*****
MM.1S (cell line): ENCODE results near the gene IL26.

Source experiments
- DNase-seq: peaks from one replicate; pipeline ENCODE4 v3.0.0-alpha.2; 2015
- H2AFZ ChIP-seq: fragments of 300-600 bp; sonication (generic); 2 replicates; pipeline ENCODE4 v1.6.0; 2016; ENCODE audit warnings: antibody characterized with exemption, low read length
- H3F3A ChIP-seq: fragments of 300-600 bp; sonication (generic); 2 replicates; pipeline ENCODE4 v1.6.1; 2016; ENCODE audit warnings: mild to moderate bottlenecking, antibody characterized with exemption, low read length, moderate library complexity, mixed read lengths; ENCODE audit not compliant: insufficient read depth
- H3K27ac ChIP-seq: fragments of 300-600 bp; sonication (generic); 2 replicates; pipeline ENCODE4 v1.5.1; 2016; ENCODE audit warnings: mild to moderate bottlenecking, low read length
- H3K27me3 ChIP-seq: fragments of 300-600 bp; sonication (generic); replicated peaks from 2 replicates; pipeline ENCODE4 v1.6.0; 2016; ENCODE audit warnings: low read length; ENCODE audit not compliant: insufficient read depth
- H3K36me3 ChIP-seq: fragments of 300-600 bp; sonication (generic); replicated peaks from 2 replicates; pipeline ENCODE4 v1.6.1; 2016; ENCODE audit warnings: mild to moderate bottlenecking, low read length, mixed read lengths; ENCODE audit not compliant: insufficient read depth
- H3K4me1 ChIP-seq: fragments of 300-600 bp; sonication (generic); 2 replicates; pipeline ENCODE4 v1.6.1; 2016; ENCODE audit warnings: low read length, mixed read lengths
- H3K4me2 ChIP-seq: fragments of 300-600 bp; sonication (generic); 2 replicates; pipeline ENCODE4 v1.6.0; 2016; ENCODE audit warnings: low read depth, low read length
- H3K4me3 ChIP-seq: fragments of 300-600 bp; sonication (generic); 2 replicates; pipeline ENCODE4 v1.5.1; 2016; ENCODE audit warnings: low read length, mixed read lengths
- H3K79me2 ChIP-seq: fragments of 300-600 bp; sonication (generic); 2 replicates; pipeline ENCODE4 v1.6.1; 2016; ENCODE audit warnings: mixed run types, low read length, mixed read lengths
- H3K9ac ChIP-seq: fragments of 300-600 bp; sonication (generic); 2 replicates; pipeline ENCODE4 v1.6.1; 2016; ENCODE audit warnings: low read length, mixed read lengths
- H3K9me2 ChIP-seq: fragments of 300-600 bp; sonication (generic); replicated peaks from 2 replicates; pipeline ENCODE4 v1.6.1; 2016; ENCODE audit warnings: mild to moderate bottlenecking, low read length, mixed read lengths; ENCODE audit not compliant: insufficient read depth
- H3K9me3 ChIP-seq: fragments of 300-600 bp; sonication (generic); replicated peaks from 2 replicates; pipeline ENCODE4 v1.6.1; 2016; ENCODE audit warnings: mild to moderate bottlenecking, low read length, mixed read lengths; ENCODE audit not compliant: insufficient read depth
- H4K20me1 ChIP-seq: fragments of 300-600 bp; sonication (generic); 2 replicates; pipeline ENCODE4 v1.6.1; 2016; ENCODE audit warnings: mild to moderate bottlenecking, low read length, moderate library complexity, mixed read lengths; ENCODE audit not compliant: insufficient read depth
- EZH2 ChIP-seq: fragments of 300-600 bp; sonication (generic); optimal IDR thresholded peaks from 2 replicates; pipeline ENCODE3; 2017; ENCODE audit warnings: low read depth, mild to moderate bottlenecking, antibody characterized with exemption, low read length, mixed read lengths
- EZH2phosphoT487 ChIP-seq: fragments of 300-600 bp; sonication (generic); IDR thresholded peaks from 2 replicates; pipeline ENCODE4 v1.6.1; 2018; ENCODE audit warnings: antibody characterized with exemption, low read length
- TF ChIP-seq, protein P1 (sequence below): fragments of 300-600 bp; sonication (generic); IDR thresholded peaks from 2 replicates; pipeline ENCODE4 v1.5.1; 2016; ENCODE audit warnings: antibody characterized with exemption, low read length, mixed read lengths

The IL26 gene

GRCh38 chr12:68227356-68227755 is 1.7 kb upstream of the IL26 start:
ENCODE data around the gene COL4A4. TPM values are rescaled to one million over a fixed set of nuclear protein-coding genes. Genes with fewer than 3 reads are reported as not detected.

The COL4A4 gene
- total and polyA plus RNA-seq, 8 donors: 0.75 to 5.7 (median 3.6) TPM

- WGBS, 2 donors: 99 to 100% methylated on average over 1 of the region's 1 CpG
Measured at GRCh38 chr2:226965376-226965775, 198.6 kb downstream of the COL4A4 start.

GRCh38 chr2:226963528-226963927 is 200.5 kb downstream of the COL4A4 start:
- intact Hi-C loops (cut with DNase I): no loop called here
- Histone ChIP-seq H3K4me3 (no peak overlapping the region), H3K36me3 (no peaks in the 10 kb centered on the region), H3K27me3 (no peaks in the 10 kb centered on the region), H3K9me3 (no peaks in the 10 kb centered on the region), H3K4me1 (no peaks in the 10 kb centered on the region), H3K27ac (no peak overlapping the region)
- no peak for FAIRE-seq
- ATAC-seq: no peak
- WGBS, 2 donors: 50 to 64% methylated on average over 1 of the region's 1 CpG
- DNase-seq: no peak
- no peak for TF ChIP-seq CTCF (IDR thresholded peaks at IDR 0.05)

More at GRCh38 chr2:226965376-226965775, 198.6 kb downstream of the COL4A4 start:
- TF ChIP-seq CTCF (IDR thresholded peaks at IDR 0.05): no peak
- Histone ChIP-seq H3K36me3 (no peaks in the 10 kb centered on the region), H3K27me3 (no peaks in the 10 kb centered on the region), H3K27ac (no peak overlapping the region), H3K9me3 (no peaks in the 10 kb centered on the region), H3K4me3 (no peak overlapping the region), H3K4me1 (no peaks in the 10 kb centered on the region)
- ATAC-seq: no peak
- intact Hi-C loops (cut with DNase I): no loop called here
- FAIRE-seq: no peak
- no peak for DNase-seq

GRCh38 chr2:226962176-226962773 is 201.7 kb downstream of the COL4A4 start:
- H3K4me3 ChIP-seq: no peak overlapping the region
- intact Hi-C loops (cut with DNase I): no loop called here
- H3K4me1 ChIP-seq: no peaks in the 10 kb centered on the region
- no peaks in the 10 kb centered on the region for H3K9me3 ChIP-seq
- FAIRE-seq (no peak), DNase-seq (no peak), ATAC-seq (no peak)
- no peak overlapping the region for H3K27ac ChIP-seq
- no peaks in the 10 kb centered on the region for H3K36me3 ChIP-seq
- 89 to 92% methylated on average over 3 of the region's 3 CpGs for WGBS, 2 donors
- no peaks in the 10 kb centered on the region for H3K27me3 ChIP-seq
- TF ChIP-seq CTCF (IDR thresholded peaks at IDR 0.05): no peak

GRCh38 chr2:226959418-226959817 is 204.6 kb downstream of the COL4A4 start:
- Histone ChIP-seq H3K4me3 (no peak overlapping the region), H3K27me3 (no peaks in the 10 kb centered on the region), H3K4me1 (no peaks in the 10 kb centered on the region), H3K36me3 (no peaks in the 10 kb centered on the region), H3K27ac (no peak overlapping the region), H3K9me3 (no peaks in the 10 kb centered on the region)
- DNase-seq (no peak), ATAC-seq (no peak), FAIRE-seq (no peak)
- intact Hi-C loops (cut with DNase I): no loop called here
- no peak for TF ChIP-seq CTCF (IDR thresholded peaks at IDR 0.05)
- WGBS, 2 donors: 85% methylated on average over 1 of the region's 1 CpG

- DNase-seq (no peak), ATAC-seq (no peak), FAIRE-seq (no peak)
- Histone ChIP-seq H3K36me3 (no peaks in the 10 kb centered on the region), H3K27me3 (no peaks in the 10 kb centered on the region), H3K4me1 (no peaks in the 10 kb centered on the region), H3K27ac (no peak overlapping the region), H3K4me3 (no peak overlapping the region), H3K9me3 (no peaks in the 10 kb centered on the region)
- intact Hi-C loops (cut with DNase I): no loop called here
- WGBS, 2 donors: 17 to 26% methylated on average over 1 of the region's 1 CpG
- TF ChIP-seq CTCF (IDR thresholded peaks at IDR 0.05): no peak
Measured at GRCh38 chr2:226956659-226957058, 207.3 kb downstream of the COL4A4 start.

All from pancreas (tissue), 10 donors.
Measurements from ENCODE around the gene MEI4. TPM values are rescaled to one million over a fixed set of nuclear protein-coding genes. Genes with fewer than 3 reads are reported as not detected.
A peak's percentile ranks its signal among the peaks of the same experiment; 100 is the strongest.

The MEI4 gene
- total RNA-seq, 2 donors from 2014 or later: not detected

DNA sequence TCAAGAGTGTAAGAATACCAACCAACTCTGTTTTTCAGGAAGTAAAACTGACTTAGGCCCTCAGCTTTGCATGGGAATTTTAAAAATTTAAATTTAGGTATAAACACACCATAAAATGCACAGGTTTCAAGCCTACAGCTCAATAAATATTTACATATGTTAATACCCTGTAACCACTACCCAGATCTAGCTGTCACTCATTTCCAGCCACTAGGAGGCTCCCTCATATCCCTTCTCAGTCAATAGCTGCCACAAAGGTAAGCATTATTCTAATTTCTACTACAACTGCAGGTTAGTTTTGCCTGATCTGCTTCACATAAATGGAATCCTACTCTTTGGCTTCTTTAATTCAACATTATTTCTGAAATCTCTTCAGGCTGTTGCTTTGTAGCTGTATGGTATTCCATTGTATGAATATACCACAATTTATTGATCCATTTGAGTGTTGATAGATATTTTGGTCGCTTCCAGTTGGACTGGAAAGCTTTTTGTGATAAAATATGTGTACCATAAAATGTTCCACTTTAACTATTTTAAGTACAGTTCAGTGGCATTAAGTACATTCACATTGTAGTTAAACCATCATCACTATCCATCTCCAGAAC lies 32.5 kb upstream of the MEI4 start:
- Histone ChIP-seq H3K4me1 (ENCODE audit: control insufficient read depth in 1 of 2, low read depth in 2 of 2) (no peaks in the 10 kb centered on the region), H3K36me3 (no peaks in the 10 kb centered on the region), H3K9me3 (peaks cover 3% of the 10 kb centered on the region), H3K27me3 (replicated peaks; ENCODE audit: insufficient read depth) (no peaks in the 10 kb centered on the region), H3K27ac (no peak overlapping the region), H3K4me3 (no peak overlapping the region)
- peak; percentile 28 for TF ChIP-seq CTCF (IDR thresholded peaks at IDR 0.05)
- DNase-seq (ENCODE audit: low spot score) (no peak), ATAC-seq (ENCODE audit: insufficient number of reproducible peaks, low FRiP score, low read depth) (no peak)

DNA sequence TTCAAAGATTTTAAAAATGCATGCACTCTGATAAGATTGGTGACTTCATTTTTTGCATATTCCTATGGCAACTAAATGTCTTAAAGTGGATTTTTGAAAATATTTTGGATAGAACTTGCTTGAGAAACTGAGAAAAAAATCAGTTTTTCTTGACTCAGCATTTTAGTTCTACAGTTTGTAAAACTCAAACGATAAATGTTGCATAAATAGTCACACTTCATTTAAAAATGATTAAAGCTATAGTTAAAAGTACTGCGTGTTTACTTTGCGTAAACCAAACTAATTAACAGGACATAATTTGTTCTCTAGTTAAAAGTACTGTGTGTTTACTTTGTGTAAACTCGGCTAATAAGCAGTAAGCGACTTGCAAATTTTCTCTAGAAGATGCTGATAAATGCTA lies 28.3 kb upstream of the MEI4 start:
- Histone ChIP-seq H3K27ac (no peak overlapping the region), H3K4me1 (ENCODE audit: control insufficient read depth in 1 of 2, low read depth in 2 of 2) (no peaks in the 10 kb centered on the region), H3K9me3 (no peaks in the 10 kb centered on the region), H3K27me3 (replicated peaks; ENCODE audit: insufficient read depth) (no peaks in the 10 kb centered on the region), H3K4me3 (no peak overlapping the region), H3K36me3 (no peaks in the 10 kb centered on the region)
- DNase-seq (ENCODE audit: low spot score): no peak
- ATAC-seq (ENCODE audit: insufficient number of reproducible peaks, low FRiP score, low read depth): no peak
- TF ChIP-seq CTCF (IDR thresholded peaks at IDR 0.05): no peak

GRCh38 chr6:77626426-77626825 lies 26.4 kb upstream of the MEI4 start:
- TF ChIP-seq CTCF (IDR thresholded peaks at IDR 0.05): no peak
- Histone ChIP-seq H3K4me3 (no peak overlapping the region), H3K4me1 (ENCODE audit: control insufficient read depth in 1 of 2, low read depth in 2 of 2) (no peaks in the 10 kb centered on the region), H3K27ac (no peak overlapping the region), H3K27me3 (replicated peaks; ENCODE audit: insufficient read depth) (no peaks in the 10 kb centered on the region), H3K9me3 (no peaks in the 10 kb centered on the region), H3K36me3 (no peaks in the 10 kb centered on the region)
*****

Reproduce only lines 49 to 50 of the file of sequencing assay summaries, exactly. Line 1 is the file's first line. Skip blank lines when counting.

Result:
- no peaks in the 10 kb centered on the region for H3K36me3 ChIP-seq
- 89 to 92% methylated on average over 3 of the region's 3 CpGs for WGBS, 2 donors